Many of these ideas were later used in Geppetto (2000)

The influential abstract animator Oskar Fischinger contributed to the effects animation of the Blue Fairy's wand.

Film critic Leonard Maltin would later write that "with Pinocchio, Disney reached not only the height of his powers, but the apex of what many critics consider to be the realm of the animated cartoon.

Reception

Pinocchio was not commercially successful when first released, and Disney only recouped $1.9 million against a $2.6 million budget. The film achieved some success at the American box office, but was not able to profit, due to its poor performance in Europe. The timing of the film's release was a factor, with World War II cutting off European markets. Although the United States had not yet entered the war, the mood of the times may have meant less interest among Americans in seeing fantasy stories as they were in the days of Snow White. It also lacked the romance element that had proven popular in Snow White. To add insult to injury, Paolo Lorenzini, nephew of the original story's author, had beseeched the Italian Ministry of Popular Culture to charge Disney with slander for portraying the Italian puppet "so he easily could be mistaken for an American."

Nevertheless, there were positive reactions to the movie as well. Archer Winsten, who had criticized Snow White, wrote: "The faults that were in Snow White no longer exist. In writing of Pinocchio, you are limited only by your own power of expressing enthusiasm." Also, despite the poor timing of the release, the film did do well both critically and at the box office in the United States. Jiminy Cricket's song, "When You Wish Upon a Star," became a major hit and is still identified with the film, and later as a fanfare for The Walt Disney Company itself. Pinocchio also won the Academy Award for Best Song and the Academy Award for Best Scoring of a Musical Picture. In 1994, Pinocchio was added to the United States National Film Registry as being deemed "culturally, historically, or aesthetically significant." In 2001 Terry Gilliam selected it as one of the ten best animated films of all time and in 2005 Time.com named it one of the 100 best movies of the last 80 years. Many film historians consider this to be the film that most closely approaches technical perfection of all the Disney animated features. Pinocchio earned $84,254,167 at the box office.

In June 2008, the American Film Institute revealed its "Ten top Ten"—the best ten films in ten "classic" American film genres—after polling over 1,500 people from the creative community. Pinocchio was acknowledged as the second best film in the animation genre, after Snow White.

Theatrical releases and home video

With the re-release of Snow White in 1944 came the tradition of re-releasing Disney films every seven to ten years. Pinocchio has been theatrically re-released in 1945, 1954, 1962, 1971, 1978, 1984, and 1992. The 1992 re-issue was digitally restored by cleaning and removing scratches from the original negatives one frame at a time, eliminating soundtrack distortions, and revitalizing the color. The film also received four video releases (and two DVD releases), being a hot-seller in 1985 (this print was re-mastered and re-issued in 1986). Then the more comprehensive digital restoration that was done for the 1992 re-issue was released on VHS,followed by the final VHS release(which was also the film's first release on Disney DVD as well as the first in the Walt Disney Gold Classics Collection VHS/DVD line) in 1999. The second Disney DVD release premiered the following year in 2000. The third DVD release and only the second Disney Blu-ray Disc release, following Sleeping Beauty's October 2008 release (a Platinum Editon), are scheduled for March 3, 2009.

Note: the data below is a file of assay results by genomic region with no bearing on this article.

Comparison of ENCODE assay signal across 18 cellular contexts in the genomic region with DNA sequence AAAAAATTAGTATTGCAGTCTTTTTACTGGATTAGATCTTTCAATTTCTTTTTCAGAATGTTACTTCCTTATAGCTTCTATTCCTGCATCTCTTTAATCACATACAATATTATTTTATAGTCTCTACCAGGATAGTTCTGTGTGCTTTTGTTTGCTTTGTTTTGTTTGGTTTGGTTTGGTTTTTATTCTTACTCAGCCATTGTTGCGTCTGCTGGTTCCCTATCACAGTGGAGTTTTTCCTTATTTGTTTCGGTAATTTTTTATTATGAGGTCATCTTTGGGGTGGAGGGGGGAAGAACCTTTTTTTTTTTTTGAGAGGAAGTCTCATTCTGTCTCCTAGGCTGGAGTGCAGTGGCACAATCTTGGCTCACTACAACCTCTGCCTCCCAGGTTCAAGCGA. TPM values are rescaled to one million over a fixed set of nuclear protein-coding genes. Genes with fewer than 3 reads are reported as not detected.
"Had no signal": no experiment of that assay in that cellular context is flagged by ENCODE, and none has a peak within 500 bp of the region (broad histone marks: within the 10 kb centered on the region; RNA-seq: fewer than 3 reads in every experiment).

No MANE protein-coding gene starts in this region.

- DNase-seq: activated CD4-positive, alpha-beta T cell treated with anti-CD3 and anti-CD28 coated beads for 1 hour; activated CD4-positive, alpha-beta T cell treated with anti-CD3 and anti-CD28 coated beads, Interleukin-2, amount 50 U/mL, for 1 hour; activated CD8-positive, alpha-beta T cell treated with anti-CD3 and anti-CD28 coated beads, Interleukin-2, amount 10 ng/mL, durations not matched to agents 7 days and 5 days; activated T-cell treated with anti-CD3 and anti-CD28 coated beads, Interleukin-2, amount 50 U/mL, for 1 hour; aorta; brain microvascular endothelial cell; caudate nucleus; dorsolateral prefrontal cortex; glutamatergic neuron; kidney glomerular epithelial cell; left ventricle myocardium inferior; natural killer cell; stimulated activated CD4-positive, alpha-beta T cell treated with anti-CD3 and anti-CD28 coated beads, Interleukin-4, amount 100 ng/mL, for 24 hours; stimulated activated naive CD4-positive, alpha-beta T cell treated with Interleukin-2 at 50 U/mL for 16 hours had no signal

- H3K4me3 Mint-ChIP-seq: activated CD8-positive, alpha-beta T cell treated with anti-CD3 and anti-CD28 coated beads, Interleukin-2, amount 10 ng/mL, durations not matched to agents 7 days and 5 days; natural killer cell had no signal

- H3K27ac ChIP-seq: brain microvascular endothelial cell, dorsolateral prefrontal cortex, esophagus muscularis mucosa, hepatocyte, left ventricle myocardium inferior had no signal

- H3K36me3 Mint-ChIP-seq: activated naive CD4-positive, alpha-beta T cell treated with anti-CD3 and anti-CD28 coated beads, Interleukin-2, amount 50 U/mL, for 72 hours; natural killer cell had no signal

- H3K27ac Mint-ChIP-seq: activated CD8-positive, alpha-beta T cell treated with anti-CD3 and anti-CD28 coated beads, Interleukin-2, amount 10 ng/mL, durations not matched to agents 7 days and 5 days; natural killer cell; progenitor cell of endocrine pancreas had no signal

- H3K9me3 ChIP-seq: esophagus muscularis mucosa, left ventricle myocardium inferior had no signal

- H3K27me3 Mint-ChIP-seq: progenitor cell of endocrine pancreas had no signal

United States theatrical release history

Worldwide release dates

Country Date
Brazil February 26, 1940
Argentina March 13, 1940
U.K. May 21, 1940
Australia October 24, 1940
Sweden February 3, 1941
Canada October 10, 1941
Eritrea December 3, 1941
Chile February 12, 1942
Switzerland May 13, 1942
Egypt November 12, 1942
Finland January 31, 1943
Spain February 7, 1944
France May 22, 1946
Belgium, Netherlands June 13, 1946
Norway September 5, 1946
Hong Kong December 19, 1946
Italy November 5, 1947
Poland February 7, 1949
Denmark May 25, 1950
West Germany March 23, 1951
Austria April 1, 1952
Japan May 17, 1952
Philippines October 7, 1952
Guyana May 14, 1954
Lebanon March 25, 1967
Saudi Arabia March 13, 1971
El Salvador August 17, 1976
Iraq December 14, 1976
Kuwait October 6, 1985

Pinocchio home video release history

Crew

Directing animators

Sequence Directors

Songs

Songs in film

The songs in Pinocchio were composed by Leigh Harline, Ned Washington and Frank Churchill. Paul J. Smith composed the incidental music score.

On Classic Disney: 60 Years of Musical Magic, this includes When You Wish upon a Star on the blue disc, Give a Little Whistle on the purple disc, and I've Got No Strings on the orange disc. And on Disney's Greatest Hits, this also includes When You Wish upon a Star on another blue disc, I've Got No Strings on the green disc, and Give a Little Whistle on the red disc.

Hi-Diddle-Dee-Dee is not included on Classic Disney: 60 Years of Musical Magic or Disney's Greatest Hits.

Songs written for film but not used

  • "I'm a Happy-Go-Lucky Fellow" - Jiminy Cricket (this song eventually showed up in Fun and Fancy Free)
  • "As I Was Saying To the Duchess" - J. Worthington Foulfellow (this line is spoken briefly by Foulfellow in the film, however)
  • "Three Cheers For Anything" - Lampwick; Pinocchio; Alexander; Other Boys
  • "Monstro the Whale" - Chorus

Awards and honors

American Film Institute recognition

Media and merchandise

Theme Parks

Ice Show

Disney on Ice starring Pinocchio, toured nationally and internationally from 1987 to 1992. A shorter version of the story is also presented in the current Disney on ice production "100 Years of Magic"

Video Games

Pinocchio and Geppetto appear as characters in the game Kingdom Hearts. Monstro is also featured as one of the worlds. Jiminy Cricket appears as well, acting as a recorder, keeping a journal of the game’s progress in both Kingdom Hearts and its sequel, Kingdom Hearts II.

References

External links